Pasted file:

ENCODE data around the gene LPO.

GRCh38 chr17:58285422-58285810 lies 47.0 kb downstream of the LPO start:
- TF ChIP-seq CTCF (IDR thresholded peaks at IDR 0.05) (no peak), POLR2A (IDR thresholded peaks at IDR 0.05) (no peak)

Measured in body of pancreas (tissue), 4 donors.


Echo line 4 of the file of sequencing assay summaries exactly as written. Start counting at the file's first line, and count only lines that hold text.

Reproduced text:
Measured in body of pancreas (tissue), 4 donors.